Then Anthony came out of his room, looking handsome and sleek and brown and very well dressed in blue serge; and they went out and had luncheon together, and then started at once for their drive of a hundred miles in Anthony's car.
She answered all his questions--and one he did not ask. She volunteered: "I must confess, Anthony, when I first saw this girl—saw how unsuitable she was--I felt your wonderful judgment must have been clouded by your having fallen in love with her."
"Recollect, please," he returned, "that even if it had been the girl I saw, I had only seen her once."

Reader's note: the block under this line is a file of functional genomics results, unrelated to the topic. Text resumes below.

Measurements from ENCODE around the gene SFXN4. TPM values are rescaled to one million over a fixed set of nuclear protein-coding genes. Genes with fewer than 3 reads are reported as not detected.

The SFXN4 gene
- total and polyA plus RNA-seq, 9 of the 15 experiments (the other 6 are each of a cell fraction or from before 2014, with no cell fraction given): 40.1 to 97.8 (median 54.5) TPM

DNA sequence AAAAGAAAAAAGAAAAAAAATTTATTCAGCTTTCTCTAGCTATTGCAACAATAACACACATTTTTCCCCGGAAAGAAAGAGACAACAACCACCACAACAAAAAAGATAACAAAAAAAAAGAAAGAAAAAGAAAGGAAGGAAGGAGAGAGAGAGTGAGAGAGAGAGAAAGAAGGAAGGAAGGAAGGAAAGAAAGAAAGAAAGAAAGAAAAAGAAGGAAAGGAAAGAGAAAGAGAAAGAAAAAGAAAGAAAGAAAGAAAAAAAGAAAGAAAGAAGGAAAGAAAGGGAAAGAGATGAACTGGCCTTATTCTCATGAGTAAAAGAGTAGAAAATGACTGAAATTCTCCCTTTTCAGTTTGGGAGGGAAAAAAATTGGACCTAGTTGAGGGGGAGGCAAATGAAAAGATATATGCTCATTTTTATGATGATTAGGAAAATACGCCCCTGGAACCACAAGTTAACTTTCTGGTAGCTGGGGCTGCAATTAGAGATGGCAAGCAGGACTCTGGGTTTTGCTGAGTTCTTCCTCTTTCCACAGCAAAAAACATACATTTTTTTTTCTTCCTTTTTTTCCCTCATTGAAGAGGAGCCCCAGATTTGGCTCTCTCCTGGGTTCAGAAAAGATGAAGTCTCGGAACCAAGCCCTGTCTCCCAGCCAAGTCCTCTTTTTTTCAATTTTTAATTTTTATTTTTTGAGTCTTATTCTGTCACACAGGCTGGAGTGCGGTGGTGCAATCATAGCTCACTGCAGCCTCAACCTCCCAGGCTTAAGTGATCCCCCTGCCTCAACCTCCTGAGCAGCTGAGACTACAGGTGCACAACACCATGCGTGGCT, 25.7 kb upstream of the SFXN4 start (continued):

"Don't people fall in love at first sight?"
"I don't," he said; and he went on to describe the slow process by which a love which can be depended on to last must necessarily grow.
To Miss Wellington, who had known Anthony for fifteen years, the description was perfectly satisfactory.
They reached Edna's house a little after five. Dolly had gone away the day before to soothe her wounded feelings at a house party in the Adirondacks. Durland was playing golf and Antonia having supper with her friend Olive. Edna alone received the traveler. She did not reproach him; she gave him